As a biology student, you have access to many resources, perhaps none more important than our leading faculty. Experts in their fields, our faculty members are consistently performing research around the globe. Here are their stories.
Dr. Chakraborty focuses on three chief issues in the interplay between endocrinology and neurobiology:
Bioremediation is the use of living organisms (usually plants or bacteria) to clean up environments that have been contaminated with hazardous wastes. Dr. Coombs’ research in heavy metal bioremediation focuses on three major questions:
Dr. D’Emic studies the evolution and ecology of dinosaurs and other reptiles. Each summer he leads fieldwork expeditions to dig up dinosaurs and other extinct animals in the western USA. He also studies how bones and teeth grow at the cellular level in a variety of animals.
Dr. Dooley’s research focuses on the evolution and systematics of fish, working on a worldwide group of primarily moderately deep-water fish (tilefishes; Branchiostegidae) comprised of 45 nominal species. He recently collected DNA from species from the Western Pacific coast of Japan, China, Taiwan, the Philippines and Vietnam and his secondary research includes consulting work with the United Nations (FAO) and the IUCN international Red List group working on world threatened and endangered marine species.
Dr. Foellmer’s research interests include the evolutionary consequences of anisogamy (in particular the evolutionary significance of sexual dimorphism, gender roles, and sexual conflict), as well as the ecology of Long Island salt marshes, focusing on anthropogenic effects such as habitat fragmentation and pollution. Dr. Foellmer uses spiders and insects as model organisms.
Dr. Freeman’s research interests are in marine biology, evolution and ecology of marine organisms, biology of invasive species, predator-prey interactions, phenotypic plasticity and trait-mediated indirect interactions.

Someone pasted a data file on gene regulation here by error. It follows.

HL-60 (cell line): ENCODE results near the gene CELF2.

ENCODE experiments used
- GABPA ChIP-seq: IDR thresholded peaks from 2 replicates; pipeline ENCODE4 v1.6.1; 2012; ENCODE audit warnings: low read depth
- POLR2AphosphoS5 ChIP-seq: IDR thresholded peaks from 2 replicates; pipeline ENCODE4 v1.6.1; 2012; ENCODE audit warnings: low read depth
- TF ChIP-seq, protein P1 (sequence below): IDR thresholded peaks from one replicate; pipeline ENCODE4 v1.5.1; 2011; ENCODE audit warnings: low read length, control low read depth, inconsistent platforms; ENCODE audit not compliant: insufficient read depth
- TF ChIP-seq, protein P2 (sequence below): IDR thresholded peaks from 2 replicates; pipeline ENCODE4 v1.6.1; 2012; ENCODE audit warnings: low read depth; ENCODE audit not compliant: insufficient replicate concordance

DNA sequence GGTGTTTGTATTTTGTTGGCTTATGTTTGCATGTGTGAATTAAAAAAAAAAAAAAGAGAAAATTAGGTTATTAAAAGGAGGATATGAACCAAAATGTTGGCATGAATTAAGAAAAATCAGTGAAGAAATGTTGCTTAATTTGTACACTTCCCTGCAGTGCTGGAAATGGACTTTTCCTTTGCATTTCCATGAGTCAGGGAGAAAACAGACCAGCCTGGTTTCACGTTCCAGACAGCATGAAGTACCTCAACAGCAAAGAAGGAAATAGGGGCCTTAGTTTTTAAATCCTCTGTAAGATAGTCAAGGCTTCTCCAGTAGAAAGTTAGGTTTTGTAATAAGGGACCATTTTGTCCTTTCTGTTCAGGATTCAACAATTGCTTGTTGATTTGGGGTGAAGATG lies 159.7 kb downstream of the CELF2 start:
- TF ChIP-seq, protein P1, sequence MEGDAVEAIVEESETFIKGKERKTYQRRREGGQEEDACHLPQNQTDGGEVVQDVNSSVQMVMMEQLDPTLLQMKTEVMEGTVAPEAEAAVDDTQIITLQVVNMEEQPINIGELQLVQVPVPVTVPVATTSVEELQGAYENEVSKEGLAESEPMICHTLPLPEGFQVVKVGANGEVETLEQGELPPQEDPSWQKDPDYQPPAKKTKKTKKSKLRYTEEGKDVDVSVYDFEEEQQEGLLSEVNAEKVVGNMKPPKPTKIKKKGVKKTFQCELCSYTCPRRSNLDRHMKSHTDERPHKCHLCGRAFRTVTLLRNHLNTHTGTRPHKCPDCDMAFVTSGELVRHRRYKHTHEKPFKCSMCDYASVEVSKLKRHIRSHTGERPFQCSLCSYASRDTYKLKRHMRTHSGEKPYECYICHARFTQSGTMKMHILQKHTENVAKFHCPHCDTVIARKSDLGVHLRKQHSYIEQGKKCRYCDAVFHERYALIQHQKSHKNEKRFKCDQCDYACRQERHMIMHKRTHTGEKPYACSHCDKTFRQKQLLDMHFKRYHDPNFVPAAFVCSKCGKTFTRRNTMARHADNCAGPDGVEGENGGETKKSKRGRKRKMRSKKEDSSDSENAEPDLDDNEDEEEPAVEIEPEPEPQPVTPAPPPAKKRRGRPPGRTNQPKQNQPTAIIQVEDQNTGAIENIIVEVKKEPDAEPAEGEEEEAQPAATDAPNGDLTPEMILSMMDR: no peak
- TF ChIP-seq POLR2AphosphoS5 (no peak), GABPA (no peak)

Dr. Heyl works on the evolution and function of signaling pathways. In particular, he is interested in the origin and in the molecular mechanisms of the signal transduction pathway of a class of plant hormones called cytokinins. Wet lab experiments and bioinformatics analysis tools are used towards these goals.
Dr. Hobbie collaborates with Dr. Alexander Heyl in studies of the function and evolution of genes and proteins in the signaling pathway of the plant hormone cytokinin. Dr. Hobbie is also investigating teaching practices among the science faculty at Adelphi, and implementation of evidence-based instructional practices.
Dr. Schoenfeld performs research on cancer genetics, in particular the class of genes known as tumor suppressor genes. His investigations have centered on uncovering the normal cellular function(s) of the protein products of the von Hippel-Lindau (VHL) tumor suppressor gene.
Dr. Stump’s research involves the evolution of genes. He has studied how the iron-binding protein lactoferrin evolved to have an antibacterial activity in certain mammals. He’s also mapped the evolution of an important part of eukaryotic RNA polymerase II that is involved in the regulation of gene expression.
Dr. Villa-Cuesta is interested in how genes and environment influence aging and disease, and her research uses Drosophila melanogaster and cultured cells to study the molecular mechanisms by which nutrition influences life span and health span.
In her research, Dr. Ward incorporates evolutionary biology, functional morphology and developmental biology. She specializes in the evolution of the elongate body form in fishes, and she has examined the developmental origin of body elongation as well as the effect of body elongation on locomotion.
Dr. Weeks focuses on the effects of xenobiotics on the cellular mechanisms of development and disease.
Department of Biology
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